the Kingdom of God at work in the present moment of history.

My venerated
predecessor, Pope Paul VI, addressing the members of the Florentine community
of Communion and Liberation on December 28, 1977, stated: “We thank you
also for the courageous, faithful, and firm witness that you have given in this
somewhat disturbed period because of certain misunderstandings you have had to
face. Be happy, be faithful, be strong and joyful and carry with you the
witness that the Christian life is beautiful, strong, serene, and really
capable of transforming the society in which it is lived.”

4. Christ is
the presence of God with man, Christ is the mercy of God towards sinners. The
Church, the Mystical Body of Christ, and the new People of God, brings to the
world this tender benevolence of the Lord, encountering and supporting man in
every situation, in every environment, on every occasion.

In so doing, the
Church contributes to generating that culture of truth and love which is able
to reconcile the person with himself and with his own destiny. In such a way
the Church becomes the sign of salvation for man, whose every desire for
freedom she welcomes and values. The experience of this mercy renders us able
to accept those who are different from us, to create new relationships, and to
experience the Church in all the wealth and depth of its mystery as an
unlimited desire for dialogue with man wherever he is found.

“Go into all
the world” (Mt 28;19) is what Christ said to his disciples. And I repeat
to you: “Go into all the world and bring the truth, the beauty, and the
peace which are found in Christ the Redeemer”. This invitation that Christ
made to all his followers and which Peter has the duty ceaselessly to renew, is
already interwoven with your history. In these thirty years you have been open
to the most varied situations, casting the seed of the presence of your
movement. I know that you have put down roots in eighteen nations in the world:
in Europe, in Africa, in America, and I know also the insistency with which
your presence is sought in other countries. Take on the burden of this
ecclesial need: this is the charge I leave with you today.

JP Giussani.jpg

5. I know that you
well understand the indispensable importance of a true and full communion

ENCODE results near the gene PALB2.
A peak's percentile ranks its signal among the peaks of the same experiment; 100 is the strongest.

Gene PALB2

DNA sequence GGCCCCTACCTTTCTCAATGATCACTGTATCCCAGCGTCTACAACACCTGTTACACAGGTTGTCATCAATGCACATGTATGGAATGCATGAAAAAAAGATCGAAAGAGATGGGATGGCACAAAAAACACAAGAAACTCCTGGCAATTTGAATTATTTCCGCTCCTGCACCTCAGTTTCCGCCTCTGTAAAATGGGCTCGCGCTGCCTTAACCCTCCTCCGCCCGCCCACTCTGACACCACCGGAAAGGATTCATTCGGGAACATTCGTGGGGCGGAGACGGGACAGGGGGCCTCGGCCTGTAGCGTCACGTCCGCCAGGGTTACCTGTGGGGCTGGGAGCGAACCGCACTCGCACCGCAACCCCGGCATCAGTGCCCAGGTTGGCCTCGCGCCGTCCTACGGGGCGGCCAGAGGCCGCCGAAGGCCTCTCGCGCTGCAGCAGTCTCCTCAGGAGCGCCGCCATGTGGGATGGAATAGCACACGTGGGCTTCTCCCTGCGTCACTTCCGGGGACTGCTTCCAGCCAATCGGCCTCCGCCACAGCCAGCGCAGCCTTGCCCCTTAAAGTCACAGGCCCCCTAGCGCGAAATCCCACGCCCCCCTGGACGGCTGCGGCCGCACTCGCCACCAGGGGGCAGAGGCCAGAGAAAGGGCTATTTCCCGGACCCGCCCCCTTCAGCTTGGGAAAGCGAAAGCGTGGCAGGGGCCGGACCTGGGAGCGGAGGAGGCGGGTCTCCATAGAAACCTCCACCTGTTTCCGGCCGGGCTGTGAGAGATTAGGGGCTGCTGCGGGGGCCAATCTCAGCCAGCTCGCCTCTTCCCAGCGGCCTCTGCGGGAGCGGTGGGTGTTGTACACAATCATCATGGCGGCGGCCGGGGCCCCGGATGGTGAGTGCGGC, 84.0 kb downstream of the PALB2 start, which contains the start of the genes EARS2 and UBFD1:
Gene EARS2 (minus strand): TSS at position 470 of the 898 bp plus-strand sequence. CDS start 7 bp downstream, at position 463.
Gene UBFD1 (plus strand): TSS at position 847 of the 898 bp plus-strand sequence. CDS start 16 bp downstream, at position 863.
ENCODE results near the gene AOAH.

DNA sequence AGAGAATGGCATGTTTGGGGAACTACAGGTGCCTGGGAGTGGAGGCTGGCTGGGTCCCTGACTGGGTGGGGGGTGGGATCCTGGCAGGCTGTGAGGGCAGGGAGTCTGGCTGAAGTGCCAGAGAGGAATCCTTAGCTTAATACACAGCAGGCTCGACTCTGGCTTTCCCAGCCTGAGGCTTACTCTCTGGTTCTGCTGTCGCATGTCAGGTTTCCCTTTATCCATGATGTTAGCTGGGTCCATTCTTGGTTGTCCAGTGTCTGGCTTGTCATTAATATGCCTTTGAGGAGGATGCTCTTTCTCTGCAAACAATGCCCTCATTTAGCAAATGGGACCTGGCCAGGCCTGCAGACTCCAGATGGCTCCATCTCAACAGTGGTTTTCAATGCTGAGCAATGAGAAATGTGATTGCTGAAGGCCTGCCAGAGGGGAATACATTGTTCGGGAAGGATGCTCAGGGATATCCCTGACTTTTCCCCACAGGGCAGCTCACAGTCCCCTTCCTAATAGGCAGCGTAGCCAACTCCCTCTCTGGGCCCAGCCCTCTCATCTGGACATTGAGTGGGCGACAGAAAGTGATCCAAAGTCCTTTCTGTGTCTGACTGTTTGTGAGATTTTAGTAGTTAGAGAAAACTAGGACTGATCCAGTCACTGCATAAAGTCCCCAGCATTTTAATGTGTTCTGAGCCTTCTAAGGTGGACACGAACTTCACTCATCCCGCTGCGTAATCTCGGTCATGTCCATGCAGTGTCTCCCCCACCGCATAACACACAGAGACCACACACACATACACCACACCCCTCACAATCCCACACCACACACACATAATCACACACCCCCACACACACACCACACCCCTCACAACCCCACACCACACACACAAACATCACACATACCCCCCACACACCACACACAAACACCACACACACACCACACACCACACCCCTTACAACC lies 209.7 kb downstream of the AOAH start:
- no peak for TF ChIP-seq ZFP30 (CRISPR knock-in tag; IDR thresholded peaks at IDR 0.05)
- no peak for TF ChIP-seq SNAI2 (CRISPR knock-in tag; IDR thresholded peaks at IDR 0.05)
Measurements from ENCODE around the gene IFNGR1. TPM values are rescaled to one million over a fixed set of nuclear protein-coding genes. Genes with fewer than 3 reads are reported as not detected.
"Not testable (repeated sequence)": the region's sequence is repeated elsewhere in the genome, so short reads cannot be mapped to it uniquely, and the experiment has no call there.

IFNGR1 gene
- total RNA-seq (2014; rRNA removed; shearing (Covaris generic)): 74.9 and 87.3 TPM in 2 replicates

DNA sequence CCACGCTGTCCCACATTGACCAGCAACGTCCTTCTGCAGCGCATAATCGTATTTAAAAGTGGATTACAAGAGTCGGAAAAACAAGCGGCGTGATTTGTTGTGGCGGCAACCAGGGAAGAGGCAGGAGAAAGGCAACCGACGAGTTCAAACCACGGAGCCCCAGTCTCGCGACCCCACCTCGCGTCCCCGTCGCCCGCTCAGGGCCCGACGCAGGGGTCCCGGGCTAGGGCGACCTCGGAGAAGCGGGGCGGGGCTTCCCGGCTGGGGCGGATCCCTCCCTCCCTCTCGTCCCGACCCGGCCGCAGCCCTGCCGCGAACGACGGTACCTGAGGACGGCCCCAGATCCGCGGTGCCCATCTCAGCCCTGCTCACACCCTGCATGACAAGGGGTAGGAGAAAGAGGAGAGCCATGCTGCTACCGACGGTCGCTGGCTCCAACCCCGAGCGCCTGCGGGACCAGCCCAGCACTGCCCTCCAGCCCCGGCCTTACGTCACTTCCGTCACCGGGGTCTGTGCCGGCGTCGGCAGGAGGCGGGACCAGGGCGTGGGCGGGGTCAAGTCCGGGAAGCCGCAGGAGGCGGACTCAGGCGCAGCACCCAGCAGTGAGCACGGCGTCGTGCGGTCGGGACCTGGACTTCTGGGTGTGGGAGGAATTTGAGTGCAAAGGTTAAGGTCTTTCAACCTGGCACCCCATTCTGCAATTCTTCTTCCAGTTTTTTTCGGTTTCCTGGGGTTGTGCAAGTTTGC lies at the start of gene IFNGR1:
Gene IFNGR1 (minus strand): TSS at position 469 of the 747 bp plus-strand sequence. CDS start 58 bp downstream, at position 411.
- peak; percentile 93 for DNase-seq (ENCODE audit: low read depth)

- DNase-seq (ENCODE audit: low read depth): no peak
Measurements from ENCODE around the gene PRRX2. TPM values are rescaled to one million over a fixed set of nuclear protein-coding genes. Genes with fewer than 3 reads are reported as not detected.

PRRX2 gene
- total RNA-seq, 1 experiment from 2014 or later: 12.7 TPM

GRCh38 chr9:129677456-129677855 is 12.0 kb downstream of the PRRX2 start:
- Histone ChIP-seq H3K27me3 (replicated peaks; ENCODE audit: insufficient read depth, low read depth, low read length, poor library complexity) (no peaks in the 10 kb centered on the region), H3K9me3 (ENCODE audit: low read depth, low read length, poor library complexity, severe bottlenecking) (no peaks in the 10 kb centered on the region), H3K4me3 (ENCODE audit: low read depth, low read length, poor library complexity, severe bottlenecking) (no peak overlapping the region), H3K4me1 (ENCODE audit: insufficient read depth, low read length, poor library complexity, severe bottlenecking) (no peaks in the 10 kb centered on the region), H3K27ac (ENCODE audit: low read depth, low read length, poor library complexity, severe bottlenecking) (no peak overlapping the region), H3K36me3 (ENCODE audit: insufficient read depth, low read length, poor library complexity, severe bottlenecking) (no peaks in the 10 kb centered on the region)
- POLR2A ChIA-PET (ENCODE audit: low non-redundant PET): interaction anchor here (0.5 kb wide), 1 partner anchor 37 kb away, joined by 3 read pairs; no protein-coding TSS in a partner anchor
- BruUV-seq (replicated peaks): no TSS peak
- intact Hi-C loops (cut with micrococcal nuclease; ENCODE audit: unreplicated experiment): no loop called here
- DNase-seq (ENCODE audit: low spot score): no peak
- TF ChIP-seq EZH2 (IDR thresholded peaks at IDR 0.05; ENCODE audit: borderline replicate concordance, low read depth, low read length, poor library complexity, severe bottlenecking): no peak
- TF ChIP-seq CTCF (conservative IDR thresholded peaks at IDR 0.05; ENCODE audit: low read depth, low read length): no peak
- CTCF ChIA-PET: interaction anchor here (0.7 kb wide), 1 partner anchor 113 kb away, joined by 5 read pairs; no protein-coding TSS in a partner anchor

between the various components of the ecclesial community. I am certain,
therefore, that you will not fail to commit yourselves with renewed fervor in
the search for more appropriate ways to carry out your activities in harmony
and collaboration with the bishops, the pastors, and with all the other
ecclesial movements.

Bring into the whole world the simple and transparent sign
of the event of the Church. Authentic evangelization understands and responds
to the needs of the individual man because it helps him to find Christ in the
Christian community. The man of today has a particular need to have Christ in
front of him, with clarity and evidence, as a profound sign of his birth, life,
and death, and of his suffering and joy.

May Our Lady, Mother of God and of the
Church, guide you constantly on the pathway of life. Knowing your devotion to
the Holy Virgin, I hope that she will be for all of you the “Morning
Star,” who will enlighten and strengthen your generous commitment of
Christian witness in the contemporary world.

And now I cordially give you my
Apostolic Blessing.

Pope John Paul II

Saint John Paul? Some say no

Eric Giunta, a law student in Florida takes a look at some reasons why Pope John Paul II ought not be beatified with subsequent canonization in mind. For the record, I think Eric Giunta is off his rocker in his assessment of John Paul’s holiness and heroic virtue, human and papal. He lumps too many things together and he lacks certain theological nuance in doctrine and teaching and when considering matters of ecclesial governance. Additionally, I think he’s trying to hammer a wedge between the papacies of John Paul and that of Benedict which is unfortunate and wrongheaded. Giunta politicizes the Church which is common enough in today’s era, that is, he speaks of the Church more as an institution and does not consider that the Church is first and foremost a sacrament founded by Christ. Miss this point you miss the essential understanding of Christianity.